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No protests at Montana Capitol as Biden takes office
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No protests at Montana Capitol as Biden takes office

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On a day when officials braced for potential for violence at the Montana State Capitol from the supporters of outgoing Republican President Donald Trump, the first, last and only protestor to show up turned out to be a supporter of Democratic President Joe Biden.

John Vore, handling a large yellow poster board sign, seemed a little stunned Wednesday morning. Vore had planned to stand counter to the pro-Trump demonstration that was expected Wednesday at state Capitols around the U.S., but never appeared.

Since November, some of Trump's supporters have clung to the conspiracy pushed by Trump that the election was stolen from him. Vore, a 65-year-old retired Helena resident, stood alone on the Capitol steps holding a sign that read, "Biden won, Trump lost, Let's move on."

Capitol Police

A law enforcement officer walks through the basement of the Montana State Capitol on Wednesday.

"I thought there would be some of the other folks, the insurrectionists, for lack of a better word," Vore said. "I'm glad it's peaceful."

The FBI had reported just days after the riot at the U.S. Capitol on Jan. 6 that it expected armed protests at all 50 state Capitols in the days surrounding Biden's inauguration. State officials said they would bulk up security at the Capitol complex in Helena in response to the FBI report.

Even before Vore took to the Capitol steps, city and state police trotted their K-9 dogs Kira and Ruger through the building as legislative hearings kicked into gear for the day. 

The suspense was borne from the violence at the U.S. Capitol that left five dead, including a Capitol police officer. The lack of preparation by federal officials has since translated to resignations in D.C. and swift prosecutions for members of anti-government groups who stormed the Capitol to disrupt the certification of Biden's victory.

"This is worse than McCarthyism," Vore said. "I'm tired of the people who call themselves patriots but they’re actually insurrectionists. That's not the way we do things in the United States."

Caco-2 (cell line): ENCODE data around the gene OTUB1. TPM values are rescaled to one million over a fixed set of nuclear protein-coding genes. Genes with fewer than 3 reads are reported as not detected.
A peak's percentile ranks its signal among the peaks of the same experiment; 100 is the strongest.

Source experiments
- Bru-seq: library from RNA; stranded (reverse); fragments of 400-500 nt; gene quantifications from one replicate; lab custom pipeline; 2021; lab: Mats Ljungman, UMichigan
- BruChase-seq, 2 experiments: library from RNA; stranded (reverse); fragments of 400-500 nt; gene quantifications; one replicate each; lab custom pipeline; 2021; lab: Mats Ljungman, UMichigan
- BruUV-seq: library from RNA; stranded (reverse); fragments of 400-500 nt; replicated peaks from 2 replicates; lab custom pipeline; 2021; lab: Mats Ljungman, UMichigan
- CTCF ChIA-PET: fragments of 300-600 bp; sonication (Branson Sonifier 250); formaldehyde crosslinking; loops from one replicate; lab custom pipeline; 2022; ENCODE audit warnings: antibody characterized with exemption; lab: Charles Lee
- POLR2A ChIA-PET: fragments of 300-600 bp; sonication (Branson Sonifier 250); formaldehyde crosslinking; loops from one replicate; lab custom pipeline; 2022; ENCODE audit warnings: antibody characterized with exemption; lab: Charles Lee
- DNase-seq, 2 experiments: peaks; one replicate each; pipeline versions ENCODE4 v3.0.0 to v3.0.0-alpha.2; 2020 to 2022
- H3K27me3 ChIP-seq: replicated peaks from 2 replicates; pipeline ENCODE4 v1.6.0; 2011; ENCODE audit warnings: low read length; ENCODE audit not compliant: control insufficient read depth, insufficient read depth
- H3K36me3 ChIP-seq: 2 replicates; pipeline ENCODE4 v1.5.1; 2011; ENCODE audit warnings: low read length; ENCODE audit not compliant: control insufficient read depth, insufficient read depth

The lone man at what had been anticipated as a possibly violent Inauguration Day protest, Vore left after being encircled by reporters. 

Law enforcement officers with bomb-sniffing dogs

Law enforcement officers with bomb-sniffing dogs Kira and Ruger patrol the Rotunda of the Montana State Capitol on Wednesday.

The Helena Police Department and state troopers maintained a presence around the Capitol grounds throughout the day.  

Lewis and Clark County Sheriff Leo Dutton told the Montana State News Bureau his office had been in direct contact with five groups who had reportedly planned on protesting at the state Capitol, and reached an agreement that they would not make an appearance.

"It wasn't in their best interest to be rioting or disrupting the Legislature," Dutton said. "They were not happy with the outcome of the election but did not feel it was appropriate to do any malicious activity."

Dutton declined to name the groups his office spoke with, as well as specifics on the resources the sheriff's office deployed Wednesday to the state Capitol, but he said the measured police presence was the product of solid communication from each agency involved.

"From the governor on down, all the conversations we had, it was a good exercise in working together, having multi-level jurisdictions work together cooperatively and understanding we were there to keep the peace should something arise," Dutton said.

A spokesperson for the Montana Department of Justice declined to share the number of state police dispatched to the Capitol on Wednesday, saying it was against policy to share details of security plans or operations.

State capitols around the country had set up fencing, barriers and legions of guards via police or the National Guard in preparation of Wednesday's expected unrest, only to see a handful of protesters, if any, at each site.

Travis McAdam, a program director with the Montana Human Rights Network, said Wednesday such protest events have historically seen less turnout after law enforcement turns its eye toward anti-government groups. The FBI's arrests following the insurrection in D.C. and a fear they may be arrested for showing up at an associated event likely cooled the urgency to protest, McAdam said.

Mitchell state capitol

Rep. Braxton Mitchell, R-Columbia Falls, poses with a Trump 2020 flag in front of the Montana State Capitol on Wednesday morning as Democrat Joe Biden was sworn in as the 46th president of the United States. Mitchell had the photo taken to post to his social media accounts, he said, so he could thank Trump for his work over the past four years.

"I think that law enforcement focus helped tamp down the enthusiasm after the attack on the Capitol," McAdam said.

One Trump supporter, Rep. Braxton Mitchell, a Republican from Columbia Falls, stepped out onto the Capitol steps around 10 a.m., around the time Biden's presidency became official, and took a picture with a Trump 2020 flag. Mitchell, 20 years old and on the younger end of the state legislative roster, said the photo was for his social media accounts.

"Just gonna put a post out, 'Thank you President Trump for the last four years,'" Mitchell said. "As a Republican, you know, I feel like dark days are ahead and I wanted to post on social media. … Some of the policies that the Democratic Party intends to bring, the Green New Deal, things like that. It’s not gonna work."

Montana State News Bureau
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